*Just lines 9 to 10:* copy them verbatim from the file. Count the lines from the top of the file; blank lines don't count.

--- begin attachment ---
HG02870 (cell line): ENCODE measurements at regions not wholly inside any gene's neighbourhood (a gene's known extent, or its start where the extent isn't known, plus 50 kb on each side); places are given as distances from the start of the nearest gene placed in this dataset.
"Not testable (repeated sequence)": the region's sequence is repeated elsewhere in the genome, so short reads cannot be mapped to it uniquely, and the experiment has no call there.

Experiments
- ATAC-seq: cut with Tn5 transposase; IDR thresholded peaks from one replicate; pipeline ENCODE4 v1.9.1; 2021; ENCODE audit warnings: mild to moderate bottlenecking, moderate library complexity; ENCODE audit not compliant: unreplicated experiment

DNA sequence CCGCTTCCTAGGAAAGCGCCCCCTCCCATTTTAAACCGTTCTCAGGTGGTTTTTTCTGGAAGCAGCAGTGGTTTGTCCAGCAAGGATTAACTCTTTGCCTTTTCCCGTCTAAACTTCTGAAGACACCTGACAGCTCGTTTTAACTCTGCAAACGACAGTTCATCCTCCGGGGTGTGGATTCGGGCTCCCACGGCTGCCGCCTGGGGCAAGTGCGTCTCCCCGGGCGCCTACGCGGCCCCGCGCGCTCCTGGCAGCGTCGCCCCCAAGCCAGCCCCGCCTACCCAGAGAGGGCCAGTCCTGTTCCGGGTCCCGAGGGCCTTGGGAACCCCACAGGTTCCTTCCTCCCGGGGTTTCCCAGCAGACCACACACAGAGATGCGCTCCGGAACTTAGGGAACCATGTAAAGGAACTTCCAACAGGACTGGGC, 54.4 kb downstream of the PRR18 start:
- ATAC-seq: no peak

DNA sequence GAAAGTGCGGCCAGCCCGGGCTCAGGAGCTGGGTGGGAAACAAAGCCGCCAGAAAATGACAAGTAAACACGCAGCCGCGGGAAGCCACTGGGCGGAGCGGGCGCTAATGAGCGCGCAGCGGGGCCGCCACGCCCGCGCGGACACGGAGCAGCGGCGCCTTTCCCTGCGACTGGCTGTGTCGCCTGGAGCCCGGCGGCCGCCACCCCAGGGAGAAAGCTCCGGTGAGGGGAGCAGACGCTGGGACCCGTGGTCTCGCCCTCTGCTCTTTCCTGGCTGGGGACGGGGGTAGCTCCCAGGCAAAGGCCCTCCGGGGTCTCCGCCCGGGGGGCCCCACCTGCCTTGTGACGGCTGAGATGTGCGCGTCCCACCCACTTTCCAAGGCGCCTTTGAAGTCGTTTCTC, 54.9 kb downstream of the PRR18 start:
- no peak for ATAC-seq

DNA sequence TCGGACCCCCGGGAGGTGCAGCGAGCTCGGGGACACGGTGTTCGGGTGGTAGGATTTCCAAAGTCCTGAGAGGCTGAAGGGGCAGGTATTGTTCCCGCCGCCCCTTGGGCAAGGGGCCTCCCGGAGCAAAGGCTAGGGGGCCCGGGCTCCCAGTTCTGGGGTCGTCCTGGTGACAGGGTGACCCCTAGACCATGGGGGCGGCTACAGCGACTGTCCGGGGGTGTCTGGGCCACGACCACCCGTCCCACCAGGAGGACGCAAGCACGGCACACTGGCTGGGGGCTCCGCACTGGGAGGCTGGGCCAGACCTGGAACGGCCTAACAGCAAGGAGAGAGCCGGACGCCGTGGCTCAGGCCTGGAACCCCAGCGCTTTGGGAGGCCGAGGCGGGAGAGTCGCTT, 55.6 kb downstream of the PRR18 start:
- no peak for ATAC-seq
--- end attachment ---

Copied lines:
DNA sequence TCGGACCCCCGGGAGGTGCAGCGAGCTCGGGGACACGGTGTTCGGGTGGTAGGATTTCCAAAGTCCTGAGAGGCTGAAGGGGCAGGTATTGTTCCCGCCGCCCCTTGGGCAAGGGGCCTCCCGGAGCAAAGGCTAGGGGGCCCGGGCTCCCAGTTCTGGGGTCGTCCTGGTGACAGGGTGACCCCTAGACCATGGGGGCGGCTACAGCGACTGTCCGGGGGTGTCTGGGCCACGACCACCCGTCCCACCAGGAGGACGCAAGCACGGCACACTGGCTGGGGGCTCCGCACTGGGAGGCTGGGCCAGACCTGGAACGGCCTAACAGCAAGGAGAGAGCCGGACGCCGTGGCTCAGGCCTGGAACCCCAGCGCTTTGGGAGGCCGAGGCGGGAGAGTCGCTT, 55.6 kb downstream of the PRR18 start:
- no peak for ATAC-seq